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The United States shut down an international ransomware network involved in more than $1 million

At a press conference by the U.S. Department of Justice on January 2023, 1, information about the Hive ransomware was displayed on the screen.
At a press conference by the U.S. Department of Justice on January 2023, 1, information about the Hive ransomware was displayed on the screen.

WASHINGTON — The U.S. Department of Justice announced on Thursday (January 1) that an international ransomware network extorting more than $26 million from hundreds of victim targets around the world has been shut down after a months-long infiltration by the Federal Bureau of Investigation (FBI).

The Justice Department said the group, known as Hive, attacked more than 1,1500 victims, including hospitals, school districts, and financial companies in more than 80 countries. One of Florida’s most recent targets was attacked about two weeks ago, officials said.

The breakthrough was the result of FBI agents infiltrating the Hive’s computer network in July 2022 pursuant to a court order, secretly obtaining its decryption key and providing it to the victim, thus avoiding a $7 million ransom, officials said.

U.S. Attorney General Merrick Garland told a news conference: “Cybercrime is an evolving threat. But as I’ve said before, the Department of Justice will spare no effort to identify those who attacked the United States with ransomware and bring them to justice, no matter who they are or where they are.

The FBI, in cooperation with law enforcement in Germany and the Netherlands, shut down the servers that power the Hive network on Wednesday.

Lisa Monaco, Deputy Minister of Justice, said: “Simply put, we attacked the hackers using legitimate means.

While no one was arrested in the operation, FBI Director Christopher Wray warned that anyone associated with the “hive” should be concerned because the investigation is still ongoing.

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“We are conducting what we call Operation Joint Sequencing … This includes tracking their infrastructure, tracking their cryptocurrency, and tracking the people they work with. In

a ransomware attack, hackers lock down the victim’s network and then demand money in exchange for a decryption key.

The Hive uses a “ransomware service” model, in which so-called “administrators” develop malware and recruit “affiliates” to deploy it against victims.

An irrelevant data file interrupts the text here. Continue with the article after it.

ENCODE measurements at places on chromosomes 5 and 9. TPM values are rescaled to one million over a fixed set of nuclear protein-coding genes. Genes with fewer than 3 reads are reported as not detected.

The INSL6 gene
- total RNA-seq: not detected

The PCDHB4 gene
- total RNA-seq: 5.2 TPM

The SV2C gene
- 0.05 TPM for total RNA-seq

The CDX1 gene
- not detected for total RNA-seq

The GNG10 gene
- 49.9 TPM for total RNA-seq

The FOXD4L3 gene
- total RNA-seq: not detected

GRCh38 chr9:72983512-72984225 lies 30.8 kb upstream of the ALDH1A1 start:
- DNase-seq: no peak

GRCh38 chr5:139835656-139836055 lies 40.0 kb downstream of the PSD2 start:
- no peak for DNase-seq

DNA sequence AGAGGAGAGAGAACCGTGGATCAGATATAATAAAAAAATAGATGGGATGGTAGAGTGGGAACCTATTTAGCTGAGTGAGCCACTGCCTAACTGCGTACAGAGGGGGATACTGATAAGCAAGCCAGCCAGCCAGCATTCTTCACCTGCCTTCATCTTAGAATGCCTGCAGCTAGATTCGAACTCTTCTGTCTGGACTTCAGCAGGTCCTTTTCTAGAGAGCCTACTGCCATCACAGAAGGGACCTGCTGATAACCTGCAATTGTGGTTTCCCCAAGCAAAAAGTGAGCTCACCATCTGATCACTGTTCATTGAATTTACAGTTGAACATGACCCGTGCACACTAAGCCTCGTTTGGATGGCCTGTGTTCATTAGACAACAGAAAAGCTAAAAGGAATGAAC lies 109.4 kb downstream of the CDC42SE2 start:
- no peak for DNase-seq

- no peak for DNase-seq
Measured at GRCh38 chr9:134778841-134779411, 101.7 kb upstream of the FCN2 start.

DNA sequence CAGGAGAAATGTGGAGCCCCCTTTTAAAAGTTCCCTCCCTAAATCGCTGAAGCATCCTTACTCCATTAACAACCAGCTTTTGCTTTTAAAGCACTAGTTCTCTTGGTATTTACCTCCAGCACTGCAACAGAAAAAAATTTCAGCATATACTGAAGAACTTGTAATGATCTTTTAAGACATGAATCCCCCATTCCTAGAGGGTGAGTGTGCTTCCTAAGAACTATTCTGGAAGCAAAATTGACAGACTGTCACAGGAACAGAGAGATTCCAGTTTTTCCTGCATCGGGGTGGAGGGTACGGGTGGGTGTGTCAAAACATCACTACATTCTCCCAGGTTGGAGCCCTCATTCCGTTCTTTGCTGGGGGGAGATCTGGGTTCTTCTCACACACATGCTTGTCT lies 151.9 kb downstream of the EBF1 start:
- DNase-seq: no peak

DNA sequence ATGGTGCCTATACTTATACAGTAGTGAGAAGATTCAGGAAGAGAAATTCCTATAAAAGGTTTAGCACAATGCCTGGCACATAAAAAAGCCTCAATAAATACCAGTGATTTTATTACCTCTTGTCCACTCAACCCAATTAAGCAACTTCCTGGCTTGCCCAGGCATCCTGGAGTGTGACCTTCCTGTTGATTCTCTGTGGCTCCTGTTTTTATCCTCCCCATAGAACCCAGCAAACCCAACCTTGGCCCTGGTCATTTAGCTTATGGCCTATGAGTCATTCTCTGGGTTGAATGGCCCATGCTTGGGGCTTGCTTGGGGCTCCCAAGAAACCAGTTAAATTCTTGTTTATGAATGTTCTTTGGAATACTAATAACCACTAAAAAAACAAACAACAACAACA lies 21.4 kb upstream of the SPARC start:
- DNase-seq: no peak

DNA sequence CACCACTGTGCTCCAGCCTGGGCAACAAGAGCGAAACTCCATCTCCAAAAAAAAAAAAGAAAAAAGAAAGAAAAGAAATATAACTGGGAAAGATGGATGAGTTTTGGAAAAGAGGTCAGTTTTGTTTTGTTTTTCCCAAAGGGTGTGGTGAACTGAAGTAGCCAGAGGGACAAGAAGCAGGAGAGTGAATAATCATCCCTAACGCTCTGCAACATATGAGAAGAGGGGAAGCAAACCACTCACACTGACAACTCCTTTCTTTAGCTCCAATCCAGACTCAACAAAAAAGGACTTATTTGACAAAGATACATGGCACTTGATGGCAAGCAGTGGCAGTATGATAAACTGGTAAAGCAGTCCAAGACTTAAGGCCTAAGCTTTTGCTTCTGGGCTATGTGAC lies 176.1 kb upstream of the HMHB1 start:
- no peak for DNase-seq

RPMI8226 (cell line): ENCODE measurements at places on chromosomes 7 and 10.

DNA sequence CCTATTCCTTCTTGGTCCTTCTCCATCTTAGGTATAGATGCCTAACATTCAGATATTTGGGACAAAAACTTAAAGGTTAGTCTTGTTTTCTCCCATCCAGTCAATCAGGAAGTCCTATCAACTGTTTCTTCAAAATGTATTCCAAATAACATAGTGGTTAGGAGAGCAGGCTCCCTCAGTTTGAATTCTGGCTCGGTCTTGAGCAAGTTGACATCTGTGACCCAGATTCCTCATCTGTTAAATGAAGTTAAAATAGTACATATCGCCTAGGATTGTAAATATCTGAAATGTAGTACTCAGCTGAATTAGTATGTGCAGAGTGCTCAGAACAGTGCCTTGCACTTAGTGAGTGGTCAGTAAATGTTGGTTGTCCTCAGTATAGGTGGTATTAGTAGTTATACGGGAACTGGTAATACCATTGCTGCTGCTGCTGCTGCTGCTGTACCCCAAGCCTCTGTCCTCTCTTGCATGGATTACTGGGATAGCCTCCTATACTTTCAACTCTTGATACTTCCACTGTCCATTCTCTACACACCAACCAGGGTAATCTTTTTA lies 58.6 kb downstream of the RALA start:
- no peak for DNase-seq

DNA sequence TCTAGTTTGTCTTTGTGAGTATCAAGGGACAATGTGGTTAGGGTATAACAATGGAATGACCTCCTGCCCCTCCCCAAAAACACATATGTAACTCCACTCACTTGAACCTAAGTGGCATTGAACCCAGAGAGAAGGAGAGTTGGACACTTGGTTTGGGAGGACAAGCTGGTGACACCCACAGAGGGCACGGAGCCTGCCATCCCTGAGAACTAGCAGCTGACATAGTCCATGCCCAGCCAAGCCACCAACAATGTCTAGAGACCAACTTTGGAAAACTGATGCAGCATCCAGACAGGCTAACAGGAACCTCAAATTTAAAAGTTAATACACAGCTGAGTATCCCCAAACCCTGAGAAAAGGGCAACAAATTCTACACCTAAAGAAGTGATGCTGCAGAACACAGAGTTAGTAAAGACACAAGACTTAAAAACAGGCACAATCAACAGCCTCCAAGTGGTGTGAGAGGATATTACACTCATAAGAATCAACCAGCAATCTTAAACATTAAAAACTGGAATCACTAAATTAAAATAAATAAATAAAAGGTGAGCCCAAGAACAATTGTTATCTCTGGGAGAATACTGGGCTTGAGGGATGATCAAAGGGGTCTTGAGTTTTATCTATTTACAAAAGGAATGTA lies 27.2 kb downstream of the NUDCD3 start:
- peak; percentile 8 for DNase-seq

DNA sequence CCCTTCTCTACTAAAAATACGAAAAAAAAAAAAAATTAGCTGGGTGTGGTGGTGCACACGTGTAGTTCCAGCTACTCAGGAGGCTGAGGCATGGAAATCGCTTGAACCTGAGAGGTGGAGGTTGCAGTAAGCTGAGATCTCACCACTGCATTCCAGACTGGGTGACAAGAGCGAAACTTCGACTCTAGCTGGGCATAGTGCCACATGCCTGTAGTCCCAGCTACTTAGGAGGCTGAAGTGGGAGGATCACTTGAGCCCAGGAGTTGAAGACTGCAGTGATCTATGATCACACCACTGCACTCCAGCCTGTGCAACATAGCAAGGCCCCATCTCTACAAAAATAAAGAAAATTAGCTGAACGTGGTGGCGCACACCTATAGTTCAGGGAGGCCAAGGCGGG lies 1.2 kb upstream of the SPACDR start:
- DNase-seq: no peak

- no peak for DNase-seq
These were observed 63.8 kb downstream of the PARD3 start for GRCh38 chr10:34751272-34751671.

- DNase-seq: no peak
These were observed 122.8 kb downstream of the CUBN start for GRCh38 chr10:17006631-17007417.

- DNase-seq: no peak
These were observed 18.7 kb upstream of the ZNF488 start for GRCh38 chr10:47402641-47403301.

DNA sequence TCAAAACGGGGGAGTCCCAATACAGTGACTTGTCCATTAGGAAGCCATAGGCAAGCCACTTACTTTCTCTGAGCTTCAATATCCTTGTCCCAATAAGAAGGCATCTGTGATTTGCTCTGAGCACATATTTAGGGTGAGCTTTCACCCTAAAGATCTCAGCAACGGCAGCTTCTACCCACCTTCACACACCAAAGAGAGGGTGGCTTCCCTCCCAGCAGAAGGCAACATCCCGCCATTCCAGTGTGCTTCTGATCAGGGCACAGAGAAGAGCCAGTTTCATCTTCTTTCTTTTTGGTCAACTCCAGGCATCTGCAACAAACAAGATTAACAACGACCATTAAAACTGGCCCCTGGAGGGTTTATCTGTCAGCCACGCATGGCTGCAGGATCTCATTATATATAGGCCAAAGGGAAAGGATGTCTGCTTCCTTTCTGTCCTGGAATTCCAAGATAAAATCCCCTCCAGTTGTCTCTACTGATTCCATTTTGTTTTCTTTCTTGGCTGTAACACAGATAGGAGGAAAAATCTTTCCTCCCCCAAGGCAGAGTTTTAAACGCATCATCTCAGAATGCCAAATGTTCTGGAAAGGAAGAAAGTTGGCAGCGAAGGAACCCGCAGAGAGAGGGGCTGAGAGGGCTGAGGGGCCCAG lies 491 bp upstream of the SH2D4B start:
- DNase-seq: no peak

Officials said the Hive’s affiliates targeted U.S. critical infrastructure entities.

On August 1, at the height of the COVID-19 pandemic, a “Hive” affiliate attacked the network of a hospital in the Midwest, leaving the facility unable to accept any new patients, Garland said.

The hospital only recovered the data after paying the ransom.

The closure of the “hive” is the latest step in the Biden administration’s fight against ransomware attacks, which are currently on the rise and costing businesses and organizations billions of dollars.

The U.S. Treasury Department’s Financial Crimes Enforcement Network reported in November that banks and financial institutions processed nearly $2021.8 billion in suspected ransomware payments in 19, more than double the amount in 11.

According to the department, about 2021% of ransomware attacks reported in 12 were linked to Russia, its agents, or people acting on its behalf.

The department also noted that the top five ransomware tools in 2020 were linked to Russian cyber actors.

Officials would not say whether the Hive had any ties to Russia.

The Biden administration sees ransomware attacks not only as a “wallet problem” affecting ordinary Americans but increasingly as a growing national security threat that requires a coordinated response.

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Last year, the White House hosted a two-day International Ransomware Summit in which participants from 2021 countries agreed to create a fusion unit at the Regional Cyber Defense Center in Lithuania and to set up an international anti-ransomware task force later this year.

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